Download the Kindle version of my new book, The Guide to the Future of Medicine, for free between the 16th and 18th of December! It has already made it to the top 100 overall Kindles on Amazon. If you don’t have a Kindle, you can still download and read it online at cloud.amazon.com.
I cannot wait to hear what you think about the book and those 22 trends & technologies that will shape the future! Download here!
Here is the description:
A few short years ago, it would have been hard to imagine that exoskeletons could enable paralyzed people to walk again; that billions of people would rely on social media for information; and that the supercomputer Watson would be a key player in medical decision-making. Perhaps more than in any other field, technology has transformed medicine and healthcare in ways that a mere decade ago would have sounded like pure science fiction.
From his unique vantage as a trained physician, researcher, and medical futurist, Dr. Bertalan Mesko examines these developments and the many more down the pipeline. His aim is to assess how the hand of technology can continue to provide the dose of humanity that is crucial to effective healthcare. The Guide to the Future of Medicine: Technology and the Human Touch is his incisive, illuminating roundup of the technologies and trends that will shape the future of medicine.
Patients, medical professionals, and any healthcare stakeholder will find an eye opening, reassuring roadmap to tomorrow’s potential in this accessible and fact-based book. By preparing for the inevitable waves of change, you can make informed decisions about how technology will shape your own well-being.
This week has also been amazing regarding the developments of medicine and technology. See more news every day on the Medical Futurist Facebook page and check out the latest articles below:
My mentor and good friend, Lucien Engelen, Director of the Radboud REshape Innovation Center did it again! He transformed a great idea that can save a lot of lives globally into an actual product or service. Today, he announced that Philips will start enrolling Hereismydata worldwide in front of 140.000 people at the 3rd biggest IT event of the world, “Dreamforce” of Salesforce.com.
We at Hereismydata™ are creating a one-stop-and-go place to store your data. Secure, robust and you in control. Connecting apps and devices, creating clinical modules like the COPD module with Philips, and connecting services like Apple’s healthkit and (lateron) Google Fit and back and forth EMR’s will help to create insight in the patchwork of data out there.
They start with COPD but will add many more conditions soon. Combining all kinds of vendors, operating systems, and languages as well as local legislation issues that have been tackled creates the ecosystem he envisioned long ago.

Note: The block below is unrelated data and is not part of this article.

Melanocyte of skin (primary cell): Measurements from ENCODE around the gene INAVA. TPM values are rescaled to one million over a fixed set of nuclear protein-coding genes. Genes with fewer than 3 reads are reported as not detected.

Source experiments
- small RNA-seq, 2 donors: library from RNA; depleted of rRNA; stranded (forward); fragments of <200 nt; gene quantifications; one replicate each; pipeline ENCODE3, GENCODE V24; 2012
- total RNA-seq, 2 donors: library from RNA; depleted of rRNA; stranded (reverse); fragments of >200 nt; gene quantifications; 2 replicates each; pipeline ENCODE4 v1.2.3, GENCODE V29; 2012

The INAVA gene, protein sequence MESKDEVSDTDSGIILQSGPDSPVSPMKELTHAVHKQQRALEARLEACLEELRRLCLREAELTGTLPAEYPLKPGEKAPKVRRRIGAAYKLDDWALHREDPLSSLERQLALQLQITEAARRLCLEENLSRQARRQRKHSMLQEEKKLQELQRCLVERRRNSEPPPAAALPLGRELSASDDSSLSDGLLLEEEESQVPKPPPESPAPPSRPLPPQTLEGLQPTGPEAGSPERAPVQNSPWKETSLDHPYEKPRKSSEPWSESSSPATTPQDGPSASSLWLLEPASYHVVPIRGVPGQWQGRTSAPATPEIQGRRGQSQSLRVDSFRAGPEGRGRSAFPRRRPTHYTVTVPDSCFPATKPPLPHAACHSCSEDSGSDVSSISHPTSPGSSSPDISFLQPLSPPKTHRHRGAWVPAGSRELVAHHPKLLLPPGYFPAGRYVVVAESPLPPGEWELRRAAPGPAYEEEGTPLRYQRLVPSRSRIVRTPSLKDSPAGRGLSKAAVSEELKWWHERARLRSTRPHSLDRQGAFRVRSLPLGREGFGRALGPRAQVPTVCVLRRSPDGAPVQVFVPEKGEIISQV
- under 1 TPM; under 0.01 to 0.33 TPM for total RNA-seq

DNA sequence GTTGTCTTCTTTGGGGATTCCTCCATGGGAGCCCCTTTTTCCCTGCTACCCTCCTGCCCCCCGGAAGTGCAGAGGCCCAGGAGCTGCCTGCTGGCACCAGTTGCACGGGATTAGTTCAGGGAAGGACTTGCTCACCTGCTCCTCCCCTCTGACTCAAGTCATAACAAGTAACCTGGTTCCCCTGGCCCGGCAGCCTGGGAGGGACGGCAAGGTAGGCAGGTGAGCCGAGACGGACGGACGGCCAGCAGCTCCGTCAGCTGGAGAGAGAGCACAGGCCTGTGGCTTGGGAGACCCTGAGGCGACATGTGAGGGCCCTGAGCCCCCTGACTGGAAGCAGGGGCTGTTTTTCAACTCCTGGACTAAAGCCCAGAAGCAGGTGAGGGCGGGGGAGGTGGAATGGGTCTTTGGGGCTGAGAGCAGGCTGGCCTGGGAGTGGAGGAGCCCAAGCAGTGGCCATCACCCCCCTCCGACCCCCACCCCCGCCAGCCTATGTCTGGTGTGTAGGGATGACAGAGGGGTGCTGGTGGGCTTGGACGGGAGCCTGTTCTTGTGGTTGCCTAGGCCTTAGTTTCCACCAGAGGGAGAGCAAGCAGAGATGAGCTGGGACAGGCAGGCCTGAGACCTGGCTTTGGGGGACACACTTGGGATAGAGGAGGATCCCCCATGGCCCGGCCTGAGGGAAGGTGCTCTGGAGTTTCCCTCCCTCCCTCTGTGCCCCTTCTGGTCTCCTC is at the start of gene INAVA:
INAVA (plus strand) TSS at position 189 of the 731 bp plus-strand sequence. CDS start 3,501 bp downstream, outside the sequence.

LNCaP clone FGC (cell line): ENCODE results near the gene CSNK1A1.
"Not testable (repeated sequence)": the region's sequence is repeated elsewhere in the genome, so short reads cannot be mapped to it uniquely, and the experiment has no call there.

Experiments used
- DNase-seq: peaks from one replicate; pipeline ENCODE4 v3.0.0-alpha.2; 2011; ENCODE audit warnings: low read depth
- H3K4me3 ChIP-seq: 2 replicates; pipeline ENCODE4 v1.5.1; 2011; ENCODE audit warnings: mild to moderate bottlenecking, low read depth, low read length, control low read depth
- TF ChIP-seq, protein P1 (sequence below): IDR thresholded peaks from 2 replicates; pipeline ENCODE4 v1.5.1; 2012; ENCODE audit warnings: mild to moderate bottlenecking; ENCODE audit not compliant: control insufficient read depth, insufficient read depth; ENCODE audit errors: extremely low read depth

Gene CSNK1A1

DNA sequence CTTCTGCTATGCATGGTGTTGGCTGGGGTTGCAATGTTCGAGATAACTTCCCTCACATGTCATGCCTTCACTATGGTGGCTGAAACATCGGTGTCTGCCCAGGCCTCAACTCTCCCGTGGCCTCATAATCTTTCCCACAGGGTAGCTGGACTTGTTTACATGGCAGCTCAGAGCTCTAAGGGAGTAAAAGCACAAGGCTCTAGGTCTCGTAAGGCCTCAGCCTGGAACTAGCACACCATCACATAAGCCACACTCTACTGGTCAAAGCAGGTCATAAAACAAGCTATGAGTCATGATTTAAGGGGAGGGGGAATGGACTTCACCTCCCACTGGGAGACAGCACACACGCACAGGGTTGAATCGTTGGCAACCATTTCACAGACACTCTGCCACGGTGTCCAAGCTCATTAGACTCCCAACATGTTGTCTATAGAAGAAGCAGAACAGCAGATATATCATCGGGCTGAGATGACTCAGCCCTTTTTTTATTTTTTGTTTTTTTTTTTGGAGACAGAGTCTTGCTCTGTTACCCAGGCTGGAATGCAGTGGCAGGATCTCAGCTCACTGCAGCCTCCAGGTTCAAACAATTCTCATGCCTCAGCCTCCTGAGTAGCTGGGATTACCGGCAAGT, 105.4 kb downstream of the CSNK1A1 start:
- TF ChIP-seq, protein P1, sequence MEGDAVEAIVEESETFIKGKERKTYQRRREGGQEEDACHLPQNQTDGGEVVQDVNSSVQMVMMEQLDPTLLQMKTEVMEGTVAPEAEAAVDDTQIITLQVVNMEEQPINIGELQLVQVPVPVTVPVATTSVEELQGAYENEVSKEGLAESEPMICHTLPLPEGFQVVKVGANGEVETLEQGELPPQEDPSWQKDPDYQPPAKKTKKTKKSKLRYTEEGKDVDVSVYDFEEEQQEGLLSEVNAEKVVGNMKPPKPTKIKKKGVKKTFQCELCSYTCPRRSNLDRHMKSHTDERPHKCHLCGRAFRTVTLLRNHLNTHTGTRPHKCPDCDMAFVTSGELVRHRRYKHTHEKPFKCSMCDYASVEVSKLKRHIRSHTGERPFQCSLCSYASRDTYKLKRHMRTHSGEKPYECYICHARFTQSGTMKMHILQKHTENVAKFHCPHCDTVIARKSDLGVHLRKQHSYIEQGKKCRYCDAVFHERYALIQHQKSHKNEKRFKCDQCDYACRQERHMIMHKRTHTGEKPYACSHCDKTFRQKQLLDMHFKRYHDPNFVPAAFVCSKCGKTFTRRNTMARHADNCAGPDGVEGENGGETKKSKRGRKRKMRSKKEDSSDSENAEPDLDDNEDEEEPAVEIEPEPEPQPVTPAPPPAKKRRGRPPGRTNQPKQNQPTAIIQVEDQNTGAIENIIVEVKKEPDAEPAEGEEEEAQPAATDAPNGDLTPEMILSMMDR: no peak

This video explains how it works.
Here is the slideshow I presented at the AcuteZorg.nl Health 2.0 event in Nijmegen, The Netherlands on the 24th of March, 2009.
We’ve recently had a long discussion on Twitter about why many doctors are not open to these web 2.0 tools. There is no question, they don’t have enough time to use these even if they were designed to help them save time and effort.
That’s why we’ve been working hard on Webicina.com to come up with a free tool that helps those users who cannot spend much time online (e.g. medical professionals). PeRSSonalized Medicine helps them track medical journals, blogs, news and web 2.0 services really easily and creates one personalized place where they can follow international medical content without having a clue what RSS is about.
Being up-to-date is crucial for medical professionals, but it takes time and effort. Sitting in a library with a few medical papers is not a proper solution any more. Learning to use an RSS reader is not that easy for those who don’t spend much time online.
PeRSSonalized Medicine is a free tool that lets you select your favourite resources and read the latest news and articles in one personalized place. You can create your own “medical journal” and as we are totally open to suggestions, let us add the journals, blogs and websites that you would like to follow.
Click on “Personalize It” to hide the resources you don’t want to follow.
You don’t have to register to use it, but if you want to make sure it will save your settings, you can register in a few seconds here.
Now you can follow:
- Medical journals
- Medical blogs
- Medical news
- Medical Media including Youtube channels, Friendfeed rooms or Del.icio.us tags
One more thing. The developer behind PeRSSonalized Medicine and the whole Webicina platform is Gergő Vargyai. Many thanks to him for his ownderful job!
As always, we are open to suggestions so please let us know which resources to add to the database.
Dean Giustini at UBC Academic Search – Google Scholar Blog created an incredibly useful list of the best web 2.0-based medical services of 2008.
I have a few databases of similar sites:
And hundreds of posts here.
Follow Dean Giustini and Ves Dimov for more.